An Indian restaurant in Alnwick is facing a financial penalty of up to £80,000 after four men were arrested during a raid by immigration officers.
The men, from Bangladesh, were found at Mivesi, in Alnwick Market Place. Aged 27, 28, 32 and 34, they had all overstayed their visas and have been detained while steps are being taken to remove them from the UK.
The restaurant has been served a referral notice warning that a financial penalty of up to £20,000 per illegal worker found will be imposed unless the employer can demonstrate that appropriate right-to-work document checks were carried out, such as seeing a passport or Home Office document confirming permission to work. This is a potential total of up to £80,000.
Acting on intelligence, officers raided Mivesi at about 6.50pm on Friday. The visits, which were supported by Northumbria Police, were part of the ongoing Operation Kestrel which sees Immigration Enforcement working with the region’s three police forces to target foreign criminals and immigration offenders, as well as safeguarding any potential victims of trafficking or slavery.
The restaurant is owned by Amina Begum and Roy Uddin. Amina, who was not at the premises on Friday, said that she took three of the workers at ‘face value’ and felt lied to; she said that two of the workers had told her that their visa was pending and was due to be extended, while another had joined the team last week and had told her that he had the relevant paperwork and she was due to check this yesterday.
She added that she has been sponsoring the fourth worker, who has been with the team for the last five years.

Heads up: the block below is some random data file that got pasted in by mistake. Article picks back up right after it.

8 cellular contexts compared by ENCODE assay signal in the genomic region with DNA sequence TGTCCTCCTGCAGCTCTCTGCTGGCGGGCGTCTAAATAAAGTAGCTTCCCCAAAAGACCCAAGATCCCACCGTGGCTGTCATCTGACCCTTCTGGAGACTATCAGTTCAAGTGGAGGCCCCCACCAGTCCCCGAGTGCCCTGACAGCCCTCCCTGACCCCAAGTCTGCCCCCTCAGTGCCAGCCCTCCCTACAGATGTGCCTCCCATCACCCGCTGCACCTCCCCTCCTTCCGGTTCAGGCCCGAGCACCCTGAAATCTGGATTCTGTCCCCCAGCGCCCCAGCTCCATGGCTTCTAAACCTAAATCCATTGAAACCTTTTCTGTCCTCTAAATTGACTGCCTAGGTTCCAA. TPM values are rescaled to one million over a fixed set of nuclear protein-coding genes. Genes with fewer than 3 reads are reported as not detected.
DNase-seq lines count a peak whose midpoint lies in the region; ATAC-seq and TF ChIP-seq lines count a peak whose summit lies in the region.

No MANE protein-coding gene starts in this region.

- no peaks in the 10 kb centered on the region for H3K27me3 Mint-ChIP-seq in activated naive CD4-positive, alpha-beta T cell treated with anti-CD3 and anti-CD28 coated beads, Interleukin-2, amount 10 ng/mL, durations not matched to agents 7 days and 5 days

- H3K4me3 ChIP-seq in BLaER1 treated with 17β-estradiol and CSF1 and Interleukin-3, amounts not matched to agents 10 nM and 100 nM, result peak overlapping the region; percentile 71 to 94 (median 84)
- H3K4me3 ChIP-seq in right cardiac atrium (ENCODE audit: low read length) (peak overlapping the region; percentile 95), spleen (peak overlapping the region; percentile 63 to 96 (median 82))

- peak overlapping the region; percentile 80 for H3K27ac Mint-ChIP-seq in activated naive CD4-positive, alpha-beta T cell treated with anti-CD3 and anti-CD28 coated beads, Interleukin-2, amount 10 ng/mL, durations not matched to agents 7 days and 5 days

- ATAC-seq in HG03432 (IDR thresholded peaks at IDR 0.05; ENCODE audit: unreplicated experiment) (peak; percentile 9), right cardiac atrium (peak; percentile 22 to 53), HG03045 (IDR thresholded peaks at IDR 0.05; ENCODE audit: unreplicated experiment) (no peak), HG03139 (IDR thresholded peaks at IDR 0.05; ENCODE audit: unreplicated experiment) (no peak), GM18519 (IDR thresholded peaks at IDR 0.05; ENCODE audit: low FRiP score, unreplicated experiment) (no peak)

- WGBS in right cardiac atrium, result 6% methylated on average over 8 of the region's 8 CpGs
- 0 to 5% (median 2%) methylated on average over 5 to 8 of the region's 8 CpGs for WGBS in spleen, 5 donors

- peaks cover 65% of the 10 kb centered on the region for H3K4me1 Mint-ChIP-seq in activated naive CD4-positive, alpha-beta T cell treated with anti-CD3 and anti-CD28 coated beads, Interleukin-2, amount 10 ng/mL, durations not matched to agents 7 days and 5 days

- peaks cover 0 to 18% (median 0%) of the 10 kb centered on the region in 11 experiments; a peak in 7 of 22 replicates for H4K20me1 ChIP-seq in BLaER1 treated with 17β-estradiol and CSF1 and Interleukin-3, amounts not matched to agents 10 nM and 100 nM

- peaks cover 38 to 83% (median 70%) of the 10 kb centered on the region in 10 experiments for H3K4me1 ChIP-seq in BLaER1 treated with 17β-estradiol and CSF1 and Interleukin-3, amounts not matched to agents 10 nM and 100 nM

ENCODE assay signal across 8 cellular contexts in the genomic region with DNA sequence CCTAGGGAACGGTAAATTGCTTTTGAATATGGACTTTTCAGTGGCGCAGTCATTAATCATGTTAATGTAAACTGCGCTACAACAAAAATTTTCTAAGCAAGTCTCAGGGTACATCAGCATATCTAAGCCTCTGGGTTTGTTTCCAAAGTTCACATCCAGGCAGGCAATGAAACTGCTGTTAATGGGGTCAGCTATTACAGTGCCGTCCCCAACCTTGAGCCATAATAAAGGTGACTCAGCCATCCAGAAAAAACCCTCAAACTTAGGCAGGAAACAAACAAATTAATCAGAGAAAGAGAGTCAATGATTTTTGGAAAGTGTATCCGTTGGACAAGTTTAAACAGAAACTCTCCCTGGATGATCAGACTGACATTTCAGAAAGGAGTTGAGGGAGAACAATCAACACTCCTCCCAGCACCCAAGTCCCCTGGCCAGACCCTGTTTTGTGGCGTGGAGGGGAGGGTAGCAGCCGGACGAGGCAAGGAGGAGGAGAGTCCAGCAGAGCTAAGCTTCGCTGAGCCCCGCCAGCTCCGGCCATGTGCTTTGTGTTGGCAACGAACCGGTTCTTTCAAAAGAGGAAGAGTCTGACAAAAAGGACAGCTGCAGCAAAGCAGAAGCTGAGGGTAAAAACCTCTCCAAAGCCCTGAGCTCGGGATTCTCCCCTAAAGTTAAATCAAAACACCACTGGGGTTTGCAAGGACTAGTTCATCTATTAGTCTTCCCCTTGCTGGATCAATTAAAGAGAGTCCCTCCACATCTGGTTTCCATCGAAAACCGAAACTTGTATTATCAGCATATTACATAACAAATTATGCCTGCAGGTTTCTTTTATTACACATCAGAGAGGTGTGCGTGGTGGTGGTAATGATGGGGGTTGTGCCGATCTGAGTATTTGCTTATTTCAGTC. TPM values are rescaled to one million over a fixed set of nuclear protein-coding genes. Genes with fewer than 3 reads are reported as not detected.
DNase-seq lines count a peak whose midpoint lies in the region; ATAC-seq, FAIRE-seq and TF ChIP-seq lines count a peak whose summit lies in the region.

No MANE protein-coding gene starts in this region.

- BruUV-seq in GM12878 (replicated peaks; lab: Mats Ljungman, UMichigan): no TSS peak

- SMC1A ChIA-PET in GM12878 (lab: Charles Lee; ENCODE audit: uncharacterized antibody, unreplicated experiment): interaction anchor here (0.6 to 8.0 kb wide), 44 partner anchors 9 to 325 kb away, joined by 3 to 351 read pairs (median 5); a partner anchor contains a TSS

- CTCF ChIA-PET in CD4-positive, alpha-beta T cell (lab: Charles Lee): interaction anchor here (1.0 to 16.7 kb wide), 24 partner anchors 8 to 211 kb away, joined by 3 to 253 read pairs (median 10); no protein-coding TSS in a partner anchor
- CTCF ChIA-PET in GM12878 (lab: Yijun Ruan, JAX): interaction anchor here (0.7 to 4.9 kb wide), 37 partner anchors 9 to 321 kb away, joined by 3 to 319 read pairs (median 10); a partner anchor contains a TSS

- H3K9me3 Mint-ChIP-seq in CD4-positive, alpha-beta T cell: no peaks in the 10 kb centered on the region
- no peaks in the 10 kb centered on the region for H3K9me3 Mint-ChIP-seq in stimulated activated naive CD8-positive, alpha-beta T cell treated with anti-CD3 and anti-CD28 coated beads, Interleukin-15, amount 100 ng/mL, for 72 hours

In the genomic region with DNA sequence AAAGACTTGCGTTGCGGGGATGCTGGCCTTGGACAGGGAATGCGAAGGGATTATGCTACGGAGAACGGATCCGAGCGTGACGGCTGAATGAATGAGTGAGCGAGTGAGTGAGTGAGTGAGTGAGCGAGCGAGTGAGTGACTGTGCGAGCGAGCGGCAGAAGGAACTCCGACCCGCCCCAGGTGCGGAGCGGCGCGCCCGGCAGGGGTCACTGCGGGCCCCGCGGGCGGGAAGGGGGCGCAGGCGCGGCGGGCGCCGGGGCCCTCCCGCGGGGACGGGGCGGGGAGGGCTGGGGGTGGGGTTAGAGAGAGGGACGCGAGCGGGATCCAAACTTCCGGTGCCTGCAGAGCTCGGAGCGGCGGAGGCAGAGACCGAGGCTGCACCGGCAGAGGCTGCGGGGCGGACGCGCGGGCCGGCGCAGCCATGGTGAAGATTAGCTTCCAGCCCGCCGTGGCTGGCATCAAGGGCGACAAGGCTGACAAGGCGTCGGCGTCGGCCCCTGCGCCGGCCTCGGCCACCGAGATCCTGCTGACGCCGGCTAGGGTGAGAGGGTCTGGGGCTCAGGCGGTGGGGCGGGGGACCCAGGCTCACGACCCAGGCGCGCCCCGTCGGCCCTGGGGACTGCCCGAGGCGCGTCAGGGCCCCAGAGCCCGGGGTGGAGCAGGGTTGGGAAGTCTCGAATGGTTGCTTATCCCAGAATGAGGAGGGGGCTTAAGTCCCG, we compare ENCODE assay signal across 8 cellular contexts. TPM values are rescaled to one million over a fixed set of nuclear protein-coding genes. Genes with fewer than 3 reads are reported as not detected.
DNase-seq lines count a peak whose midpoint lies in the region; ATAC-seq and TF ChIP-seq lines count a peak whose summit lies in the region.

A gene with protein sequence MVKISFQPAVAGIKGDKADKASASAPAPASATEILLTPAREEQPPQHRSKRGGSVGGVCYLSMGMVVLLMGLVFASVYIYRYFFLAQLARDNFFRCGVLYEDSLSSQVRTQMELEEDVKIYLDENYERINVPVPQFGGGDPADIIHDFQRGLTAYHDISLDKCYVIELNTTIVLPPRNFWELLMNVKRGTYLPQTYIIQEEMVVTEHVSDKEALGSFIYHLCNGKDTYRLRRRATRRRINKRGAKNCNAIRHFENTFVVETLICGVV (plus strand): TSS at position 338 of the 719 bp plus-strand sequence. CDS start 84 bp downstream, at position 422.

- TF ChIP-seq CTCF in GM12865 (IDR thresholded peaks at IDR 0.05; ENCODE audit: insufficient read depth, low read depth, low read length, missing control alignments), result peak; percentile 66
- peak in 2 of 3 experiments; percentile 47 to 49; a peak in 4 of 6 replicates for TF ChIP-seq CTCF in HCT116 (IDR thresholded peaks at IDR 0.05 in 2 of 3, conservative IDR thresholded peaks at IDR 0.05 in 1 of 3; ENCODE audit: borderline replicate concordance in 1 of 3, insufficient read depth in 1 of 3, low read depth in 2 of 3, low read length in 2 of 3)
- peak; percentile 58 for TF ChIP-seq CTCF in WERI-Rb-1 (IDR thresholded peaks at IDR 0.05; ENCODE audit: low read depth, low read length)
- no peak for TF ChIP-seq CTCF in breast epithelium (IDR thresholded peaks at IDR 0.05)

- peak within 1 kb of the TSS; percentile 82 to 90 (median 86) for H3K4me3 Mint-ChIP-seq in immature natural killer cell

She told the Gazette: “I have not done this through any greed. I took them on because I needed specialist workers. I also employ local people and I do the best that I can, and over the years we have supported a number of local charities, good causes and events.”
The Gazette was told that the business is still open an usual.
Mivesi wasn’t the only premises in Northumberland to be raided on Friday.
Officers also visited Merton Way Chinese takeaway, Merton Road, Ponteland, at about 10pm. A 31-year-old Chinese man who was found to have overstayed his visa was ordered to report regularly to Immigration Enforcement while his case is progressed.
At about 11pm, officers visited China Cook, Waterloo Road, Blyth. A man, aged 48, and a woman, aged 32, both Chinese nationals, were arrested. The woman had overstayed her visa and the man had entered the UK illegally. Both are detained pending their removal from the UK.
There was no evidence that the individuals arrested at Merton Way or China Cook were working, so neither business was issued with an illegal working financial penalty.
A further business in Berwick was visited but no arrests were made.
David Harris, Immigration Enforcement assistant director, said: “This operation is an excellent example of the work my officers do to tackle those who flout immigration laws – either by employing those with no right to work or remaining in the UK when they have no permission to do so.
“Officers across the North East are also continuing to support Operation Kestrel, through which law enforcement organisations are using the combined weight of their powers to tackle issues which cut across all areas of their work.
“Illegal working is not harmless – it cheats the taxpayer, negatively affects the wages of lawful workers and allows rogue employers to undercut legitimate businesses. All of our operations are intelligence-led and I would encourage people with detailed and specific information about illegal immigration to contact us.”
Information to help employers carry out checks to prevent illegal working can be found at https://www.gov.uk/government/collections/employers-illegal-working-penalties. This includes a new quick answer right-to-work tool to help employers check if someone has the right to work in the UK.
People with information about suspected immigration abuse can contact https://www.gov.uk/report-immigration-crime or call Crimestoppers on 0800 555111.